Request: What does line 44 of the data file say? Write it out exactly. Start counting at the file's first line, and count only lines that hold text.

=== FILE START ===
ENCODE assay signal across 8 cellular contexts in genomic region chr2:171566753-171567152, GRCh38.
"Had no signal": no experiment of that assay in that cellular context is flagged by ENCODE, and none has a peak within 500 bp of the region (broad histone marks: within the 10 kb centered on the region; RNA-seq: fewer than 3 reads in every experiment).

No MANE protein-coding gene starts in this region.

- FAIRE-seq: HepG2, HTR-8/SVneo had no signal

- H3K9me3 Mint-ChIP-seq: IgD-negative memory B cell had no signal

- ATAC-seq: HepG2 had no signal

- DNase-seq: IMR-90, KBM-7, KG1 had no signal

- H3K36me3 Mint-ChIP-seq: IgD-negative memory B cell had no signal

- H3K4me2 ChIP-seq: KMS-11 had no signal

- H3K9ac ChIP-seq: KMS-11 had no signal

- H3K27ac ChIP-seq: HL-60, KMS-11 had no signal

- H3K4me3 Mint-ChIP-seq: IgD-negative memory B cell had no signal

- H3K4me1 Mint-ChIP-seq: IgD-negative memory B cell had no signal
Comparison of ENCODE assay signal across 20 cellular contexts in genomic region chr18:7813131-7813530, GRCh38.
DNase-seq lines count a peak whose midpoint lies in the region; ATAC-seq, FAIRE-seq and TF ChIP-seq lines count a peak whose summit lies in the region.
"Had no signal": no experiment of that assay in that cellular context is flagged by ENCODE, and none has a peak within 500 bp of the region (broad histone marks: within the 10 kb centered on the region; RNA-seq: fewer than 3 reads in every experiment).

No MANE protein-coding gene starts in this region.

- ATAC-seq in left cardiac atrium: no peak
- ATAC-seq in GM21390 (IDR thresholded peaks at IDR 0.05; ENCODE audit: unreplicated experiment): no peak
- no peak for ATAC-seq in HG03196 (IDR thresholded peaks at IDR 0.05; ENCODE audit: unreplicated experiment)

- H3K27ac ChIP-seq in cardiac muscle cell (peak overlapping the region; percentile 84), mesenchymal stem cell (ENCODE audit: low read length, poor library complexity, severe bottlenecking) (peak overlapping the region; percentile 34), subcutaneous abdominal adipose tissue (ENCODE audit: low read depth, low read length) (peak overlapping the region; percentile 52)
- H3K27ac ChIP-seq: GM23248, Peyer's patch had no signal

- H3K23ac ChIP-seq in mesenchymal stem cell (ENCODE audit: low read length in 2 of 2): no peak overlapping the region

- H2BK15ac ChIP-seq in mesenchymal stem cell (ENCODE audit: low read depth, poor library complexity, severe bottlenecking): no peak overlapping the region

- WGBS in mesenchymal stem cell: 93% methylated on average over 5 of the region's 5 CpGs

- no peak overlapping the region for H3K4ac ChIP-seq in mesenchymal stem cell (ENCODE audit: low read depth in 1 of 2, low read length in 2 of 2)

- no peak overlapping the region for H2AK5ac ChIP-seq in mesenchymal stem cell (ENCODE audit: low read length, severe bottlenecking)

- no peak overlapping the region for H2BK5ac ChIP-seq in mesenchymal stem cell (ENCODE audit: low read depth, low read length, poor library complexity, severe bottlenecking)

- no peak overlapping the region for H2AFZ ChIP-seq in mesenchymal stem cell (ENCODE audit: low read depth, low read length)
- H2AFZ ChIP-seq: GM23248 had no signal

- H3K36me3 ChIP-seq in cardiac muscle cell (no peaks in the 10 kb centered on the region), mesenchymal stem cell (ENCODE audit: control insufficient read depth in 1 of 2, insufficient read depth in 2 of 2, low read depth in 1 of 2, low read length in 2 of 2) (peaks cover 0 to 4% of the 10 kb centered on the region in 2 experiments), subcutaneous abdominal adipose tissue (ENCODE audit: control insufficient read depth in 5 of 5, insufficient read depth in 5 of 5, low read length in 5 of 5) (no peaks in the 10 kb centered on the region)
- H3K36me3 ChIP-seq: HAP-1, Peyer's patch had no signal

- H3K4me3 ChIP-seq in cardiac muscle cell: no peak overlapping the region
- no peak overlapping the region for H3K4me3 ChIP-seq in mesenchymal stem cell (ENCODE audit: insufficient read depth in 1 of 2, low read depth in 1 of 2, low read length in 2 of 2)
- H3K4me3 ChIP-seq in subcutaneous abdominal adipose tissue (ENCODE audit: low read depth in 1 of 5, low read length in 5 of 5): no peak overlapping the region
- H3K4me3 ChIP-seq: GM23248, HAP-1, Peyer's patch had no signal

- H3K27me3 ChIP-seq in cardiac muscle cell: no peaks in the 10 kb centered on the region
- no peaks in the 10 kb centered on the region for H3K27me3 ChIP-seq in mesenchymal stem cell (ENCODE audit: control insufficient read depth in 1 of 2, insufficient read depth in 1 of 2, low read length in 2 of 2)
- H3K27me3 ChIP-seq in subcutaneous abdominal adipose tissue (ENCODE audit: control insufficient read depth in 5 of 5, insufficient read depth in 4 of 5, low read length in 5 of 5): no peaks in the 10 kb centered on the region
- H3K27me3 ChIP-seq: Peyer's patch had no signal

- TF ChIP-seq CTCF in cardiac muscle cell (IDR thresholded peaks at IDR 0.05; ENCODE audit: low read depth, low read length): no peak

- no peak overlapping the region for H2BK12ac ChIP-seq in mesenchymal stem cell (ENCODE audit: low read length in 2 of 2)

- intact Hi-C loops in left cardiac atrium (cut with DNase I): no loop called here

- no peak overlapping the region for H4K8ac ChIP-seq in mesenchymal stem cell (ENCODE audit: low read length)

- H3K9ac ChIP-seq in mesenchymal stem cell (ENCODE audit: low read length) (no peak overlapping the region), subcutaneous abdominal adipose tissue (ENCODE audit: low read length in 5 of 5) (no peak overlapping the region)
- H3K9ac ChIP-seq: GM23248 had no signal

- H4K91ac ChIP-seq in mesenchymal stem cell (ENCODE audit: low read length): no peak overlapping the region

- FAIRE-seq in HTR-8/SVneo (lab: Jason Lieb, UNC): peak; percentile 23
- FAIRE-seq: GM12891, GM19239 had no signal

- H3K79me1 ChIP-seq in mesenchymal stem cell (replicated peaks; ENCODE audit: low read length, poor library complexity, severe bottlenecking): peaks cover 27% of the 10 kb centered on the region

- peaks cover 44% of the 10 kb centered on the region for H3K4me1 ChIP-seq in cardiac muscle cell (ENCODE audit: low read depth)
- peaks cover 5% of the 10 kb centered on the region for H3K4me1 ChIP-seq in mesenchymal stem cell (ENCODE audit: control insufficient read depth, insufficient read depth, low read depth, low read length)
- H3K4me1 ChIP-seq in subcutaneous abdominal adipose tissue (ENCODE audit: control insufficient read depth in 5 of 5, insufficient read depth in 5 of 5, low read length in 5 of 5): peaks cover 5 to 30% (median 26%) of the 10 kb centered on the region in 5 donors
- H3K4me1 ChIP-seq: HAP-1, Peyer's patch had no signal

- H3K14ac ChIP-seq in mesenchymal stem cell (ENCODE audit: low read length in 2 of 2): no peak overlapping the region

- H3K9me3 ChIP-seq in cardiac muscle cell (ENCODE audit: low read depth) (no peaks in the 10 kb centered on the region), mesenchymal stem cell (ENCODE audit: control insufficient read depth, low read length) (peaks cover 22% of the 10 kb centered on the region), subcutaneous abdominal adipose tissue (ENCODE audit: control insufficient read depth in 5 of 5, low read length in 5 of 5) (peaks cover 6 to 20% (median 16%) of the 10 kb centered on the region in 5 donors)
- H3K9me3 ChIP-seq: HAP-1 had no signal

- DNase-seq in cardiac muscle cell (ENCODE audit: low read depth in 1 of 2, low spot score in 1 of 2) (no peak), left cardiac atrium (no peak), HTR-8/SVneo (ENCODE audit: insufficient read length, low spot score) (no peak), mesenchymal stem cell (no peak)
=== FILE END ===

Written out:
- no peak overlapping the region for H4K8ac ChIP-seq in mesenchymal stem cell (ENCODE audit: low read length)